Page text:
Emma Bilardi - PMA 6:36
Okay, so how accessible are these types of technology in the emerging markets? Do most users have the means to access them?
Vincent Xu 6:46
Yeah, so I think this is where the picture potentially is not all rosy. You hear about millions of people coming online for the first time, every week, every month. But at the same time, I think I read a statistic somewhere today that said something like 40% of the world's population still doesn’t have basic access to the internet. And out of this group, I think something like one third comes from south Asia. And so when we think about digital accessibility in the emerging markets, I think there are three key pillars to consider. Three things that really unlock digital accessibility at a high level for users.
Number one is government infrastructure. Number two is the price of internet or data. And number three is the hardware device that users use to access the internet. And so I think, particularly relevant to Southeast Asia and markets like India, right now, the government infrastructure and price of internet and data are not so many roadblocks anymore, at least from a basic internet access standpoint. It's really just hardware device that sort of serves as a bottleneck.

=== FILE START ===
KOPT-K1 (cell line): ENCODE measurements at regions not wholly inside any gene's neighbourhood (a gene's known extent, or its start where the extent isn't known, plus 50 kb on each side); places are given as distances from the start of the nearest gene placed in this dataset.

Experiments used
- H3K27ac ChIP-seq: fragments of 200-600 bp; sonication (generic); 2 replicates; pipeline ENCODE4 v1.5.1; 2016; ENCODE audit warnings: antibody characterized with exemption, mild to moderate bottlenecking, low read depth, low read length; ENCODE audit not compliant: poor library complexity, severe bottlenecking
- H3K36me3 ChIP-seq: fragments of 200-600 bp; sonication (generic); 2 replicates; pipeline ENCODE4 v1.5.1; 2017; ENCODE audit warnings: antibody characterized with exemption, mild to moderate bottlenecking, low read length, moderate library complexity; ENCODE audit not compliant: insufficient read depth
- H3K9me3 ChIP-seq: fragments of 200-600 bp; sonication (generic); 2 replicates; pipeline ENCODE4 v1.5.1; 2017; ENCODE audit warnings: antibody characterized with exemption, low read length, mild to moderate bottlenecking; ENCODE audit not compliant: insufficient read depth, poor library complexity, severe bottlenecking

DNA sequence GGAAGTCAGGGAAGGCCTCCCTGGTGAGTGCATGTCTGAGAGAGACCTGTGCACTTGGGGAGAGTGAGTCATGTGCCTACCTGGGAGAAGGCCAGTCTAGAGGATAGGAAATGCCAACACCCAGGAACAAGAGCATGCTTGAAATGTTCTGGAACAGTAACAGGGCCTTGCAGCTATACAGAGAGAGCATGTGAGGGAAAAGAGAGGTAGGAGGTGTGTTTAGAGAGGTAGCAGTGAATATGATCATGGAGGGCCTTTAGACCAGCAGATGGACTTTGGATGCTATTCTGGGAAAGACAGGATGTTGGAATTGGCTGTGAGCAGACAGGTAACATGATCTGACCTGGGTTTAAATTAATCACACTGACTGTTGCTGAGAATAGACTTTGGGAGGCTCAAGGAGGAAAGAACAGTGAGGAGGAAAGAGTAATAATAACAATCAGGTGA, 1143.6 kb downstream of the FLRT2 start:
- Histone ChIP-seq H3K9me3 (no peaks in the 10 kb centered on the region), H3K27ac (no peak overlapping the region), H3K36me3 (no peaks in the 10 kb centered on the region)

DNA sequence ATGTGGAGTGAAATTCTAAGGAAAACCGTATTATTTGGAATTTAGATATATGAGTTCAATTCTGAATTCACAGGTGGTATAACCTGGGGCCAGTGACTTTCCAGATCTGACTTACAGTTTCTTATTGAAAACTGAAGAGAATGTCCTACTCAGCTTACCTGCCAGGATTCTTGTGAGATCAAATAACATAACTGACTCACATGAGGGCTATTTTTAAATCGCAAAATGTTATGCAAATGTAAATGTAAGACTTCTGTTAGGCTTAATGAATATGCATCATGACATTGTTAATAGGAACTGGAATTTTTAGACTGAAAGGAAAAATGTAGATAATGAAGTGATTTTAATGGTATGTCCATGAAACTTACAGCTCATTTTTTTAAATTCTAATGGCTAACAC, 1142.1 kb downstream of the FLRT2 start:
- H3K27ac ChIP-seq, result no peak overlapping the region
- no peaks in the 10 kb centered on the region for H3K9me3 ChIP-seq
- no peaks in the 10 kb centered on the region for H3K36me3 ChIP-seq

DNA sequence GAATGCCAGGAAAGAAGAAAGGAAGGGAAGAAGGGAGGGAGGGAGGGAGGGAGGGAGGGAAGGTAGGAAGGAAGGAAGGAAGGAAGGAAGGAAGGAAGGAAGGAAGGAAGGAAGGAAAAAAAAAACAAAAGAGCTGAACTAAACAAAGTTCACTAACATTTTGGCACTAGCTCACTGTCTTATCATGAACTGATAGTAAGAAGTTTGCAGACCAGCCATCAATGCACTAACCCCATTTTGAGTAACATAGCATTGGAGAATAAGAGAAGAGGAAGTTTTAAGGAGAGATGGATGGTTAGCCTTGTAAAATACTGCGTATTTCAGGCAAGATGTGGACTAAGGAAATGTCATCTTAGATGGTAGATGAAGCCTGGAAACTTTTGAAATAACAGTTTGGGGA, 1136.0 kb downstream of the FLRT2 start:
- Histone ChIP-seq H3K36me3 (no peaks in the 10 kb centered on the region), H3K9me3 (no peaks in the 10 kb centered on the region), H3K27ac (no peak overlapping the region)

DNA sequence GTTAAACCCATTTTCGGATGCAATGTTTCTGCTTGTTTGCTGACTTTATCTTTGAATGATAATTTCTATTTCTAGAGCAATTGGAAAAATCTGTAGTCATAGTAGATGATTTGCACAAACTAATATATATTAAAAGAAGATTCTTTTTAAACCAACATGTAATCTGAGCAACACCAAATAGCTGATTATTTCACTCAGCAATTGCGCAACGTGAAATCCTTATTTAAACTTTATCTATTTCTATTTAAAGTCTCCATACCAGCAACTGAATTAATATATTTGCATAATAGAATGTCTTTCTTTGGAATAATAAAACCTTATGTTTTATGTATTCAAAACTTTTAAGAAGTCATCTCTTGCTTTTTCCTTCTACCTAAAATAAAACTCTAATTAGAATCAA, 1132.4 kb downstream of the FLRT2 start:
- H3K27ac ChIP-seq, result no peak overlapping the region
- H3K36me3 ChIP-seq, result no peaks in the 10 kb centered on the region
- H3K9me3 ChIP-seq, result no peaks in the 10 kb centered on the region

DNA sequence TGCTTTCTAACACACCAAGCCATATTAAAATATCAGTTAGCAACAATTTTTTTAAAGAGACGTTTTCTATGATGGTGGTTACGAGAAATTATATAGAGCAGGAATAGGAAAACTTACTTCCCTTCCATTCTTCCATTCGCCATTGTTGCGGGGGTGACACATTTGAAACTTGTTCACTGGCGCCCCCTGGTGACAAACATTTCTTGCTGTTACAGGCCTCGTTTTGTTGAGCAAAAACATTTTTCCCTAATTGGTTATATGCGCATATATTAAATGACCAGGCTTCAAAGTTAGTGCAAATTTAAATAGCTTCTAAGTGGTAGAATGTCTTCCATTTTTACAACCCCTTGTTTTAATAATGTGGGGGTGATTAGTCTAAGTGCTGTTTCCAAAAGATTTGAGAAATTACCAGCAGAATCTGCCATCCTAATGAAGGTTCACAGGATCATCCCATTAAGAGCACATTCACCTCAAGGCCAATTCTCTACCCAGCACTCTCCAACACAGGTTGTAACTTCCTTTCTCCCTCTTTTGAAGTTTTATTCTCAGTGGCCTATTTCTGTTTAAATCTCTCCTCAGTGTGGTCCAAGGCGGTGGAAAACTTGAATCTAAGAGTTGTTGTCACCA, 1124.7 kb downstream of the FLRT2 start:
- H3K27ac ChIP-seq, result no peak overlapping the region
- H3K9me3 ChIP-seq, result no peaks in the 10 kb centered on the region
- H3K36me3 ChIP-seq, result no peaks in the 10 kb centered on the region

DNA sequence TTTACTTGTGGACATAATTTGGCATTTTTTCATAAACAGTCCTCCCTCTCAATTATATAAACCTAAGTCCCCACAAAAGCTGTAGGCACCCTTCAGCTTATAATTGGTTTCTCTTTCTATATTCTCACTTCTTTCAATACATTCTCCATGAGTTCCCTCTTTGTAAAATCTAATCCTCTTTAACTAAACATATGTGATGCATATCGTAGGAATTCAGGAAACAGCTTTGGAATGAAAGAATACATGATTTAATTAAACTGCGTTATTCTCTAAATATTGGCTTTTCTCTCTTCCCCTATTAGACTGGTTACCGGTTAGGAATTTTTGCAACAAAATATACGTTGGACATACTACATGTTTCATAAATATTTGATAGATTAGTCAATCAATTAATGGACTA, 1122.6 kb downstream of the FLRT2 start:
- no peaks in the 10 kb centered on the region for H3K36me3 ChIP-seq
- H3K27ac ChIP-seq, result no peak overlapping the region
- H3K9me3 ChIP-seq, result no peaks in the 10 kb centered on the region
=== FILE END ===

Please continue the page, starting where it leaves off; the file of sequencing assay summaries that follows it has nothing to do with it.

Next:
For example, right now the cheapest smartphone in the market is about 40 to 50 US dollars. And actually, you have 70% of the population who are unable to even afford the cheapest smartphone for them to access the internet, which translates to over 500 million users in a market like India, who could be potential users, but just don't have the basic means of connectivity. So in essence, I think that we still have a long way to go in terms of really unlocking digital accessibility in Asia's emerging markets.
Emma Bilardi - PMA 8:33
So how can we begin to address these roadblocks to digital access? And what's the role of product marketing in all this?
Vincent Xu 8:42
Yeah, I think when we think about digital access in 2020, I think the two biggest roadblocks as of right now for Asian markets are still number one, the price - the price of the cheapest smartphone for them to access the internet, which roadblocks about 70% of users. And then after that, there's still various other reasons, like people feeling uncomfortable with the navigation system, or people not finding any use cases, or don't think that the smartphones will offer value to their everyday lives.